Book

Lady friends: Hawaiian ways and the ties that define

Cornell University PressIthaca • Published In 1999 • Pages: xi, 175

By: Ito, Karen L. (Karen Lee).

Abstract
This is a study of six urban Hawaiian households. Ito interacted with household members, extended families, and friends; but focused on the mothers, who according to her, are the mainstays of the family. An important set of familial traditions is associated with interpersonal conflict. Disputes and their resolution are invoked by the metaphors 'entanglements' (HIHIA), 'loosening' (KALA), 'cutting' ('OKI), and 'to make right' (HO'OPONOPONO). Negative emotions, such as coldness, unkindness, jealousy, stinginess, and insincerity entangle and bind. They block the smooth functioning of social interactions on which reciprocity and community are based. Path-clearing ceremonies and clearing-the-way prayers are practiced to restore the set of positive emotions associated with the word ALOHA: love, generosity, affection, hospitality, empathy, and warmth. Ito argues that even though urban families are alienated from the land they are able to maintain their identity by practicing the above traditions.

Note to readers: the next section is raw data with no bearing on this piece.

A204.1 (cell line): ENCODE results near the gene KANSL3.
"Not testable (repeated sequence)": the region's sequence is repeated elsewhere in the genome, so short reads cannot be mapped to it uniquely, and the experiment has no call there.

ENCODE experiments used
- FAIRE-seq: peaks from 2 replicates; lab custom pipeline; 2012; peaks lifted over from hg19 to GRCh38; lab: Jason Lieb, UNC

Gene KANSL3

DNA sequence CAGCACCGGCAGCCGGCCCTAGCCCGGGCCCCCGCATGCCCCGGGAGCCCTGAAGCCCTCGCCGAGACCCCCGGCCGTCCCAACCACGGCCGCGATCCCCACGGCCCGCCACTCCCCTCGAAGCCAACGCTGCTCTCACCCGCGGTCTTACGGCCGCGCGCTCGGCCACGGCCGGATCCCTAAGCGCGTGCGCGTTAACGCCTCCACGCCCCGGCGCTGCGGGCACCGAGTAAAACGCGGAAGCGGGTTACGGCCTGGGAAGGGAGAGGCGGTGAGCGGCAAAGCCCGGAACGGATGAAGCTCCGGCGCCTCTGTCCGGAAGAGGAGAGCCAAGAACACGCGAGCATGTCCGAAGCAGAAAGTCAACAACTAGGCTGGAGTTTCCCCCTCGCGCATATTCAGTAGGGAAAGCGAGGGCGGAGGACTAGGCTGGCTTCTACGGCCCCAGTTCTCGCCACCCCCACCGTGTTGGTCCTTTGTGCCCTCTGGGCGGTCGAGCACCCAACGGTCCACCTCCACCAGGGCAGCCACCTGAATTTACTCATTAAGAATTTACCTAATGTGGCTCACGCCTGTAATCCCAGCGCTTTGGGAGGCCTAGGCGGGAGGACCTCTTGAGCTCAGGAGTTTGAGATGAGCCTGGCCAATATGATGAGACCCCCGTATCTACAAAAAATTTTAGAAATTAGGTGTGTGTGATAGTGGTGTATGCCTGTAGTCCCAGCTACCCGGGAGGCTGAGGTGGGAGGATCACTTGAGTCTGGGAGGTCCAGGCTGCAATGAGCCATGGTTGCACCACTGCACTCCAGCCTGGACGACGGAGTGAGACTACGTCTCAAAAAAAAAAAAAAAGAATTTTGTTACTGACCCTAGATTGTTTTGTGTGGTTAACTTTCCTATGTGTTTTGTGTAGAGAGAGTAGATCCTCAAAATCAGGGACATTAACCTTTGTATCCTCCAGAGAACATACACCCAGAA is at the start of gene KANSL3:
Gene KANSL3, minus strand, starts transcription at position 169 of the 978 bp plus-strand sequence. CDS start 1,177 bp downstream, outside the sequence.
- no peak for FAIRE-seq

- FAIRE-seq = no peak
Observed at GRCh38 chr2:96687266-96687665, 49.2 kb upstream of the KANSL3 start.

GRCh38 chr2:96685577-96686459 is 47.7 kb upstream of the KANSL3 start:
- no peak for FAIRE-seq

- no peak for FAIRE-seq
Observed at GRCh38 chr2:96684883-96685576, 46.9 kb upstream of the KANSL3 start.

Subjects
Gift giving
Etiquette
Ingroup antagonisms
Family
Informal in-group justice
culture
Hawaiians
HRAF PubDate
2003
Region
Oceania
Sub Region
Polynesia
Document Type
Book
Evaluation
Ethnologist-4,5
Analyst
Ian Skoggard
Coverage Date
1970-1998
Coverage Place
Kalihi, Honolulu, Hawaii, United States
Notes
Karen L. Ito
Includes bibliographical references (p. 155-171) and index
LCCN
99017552
LCSH
Hawaiians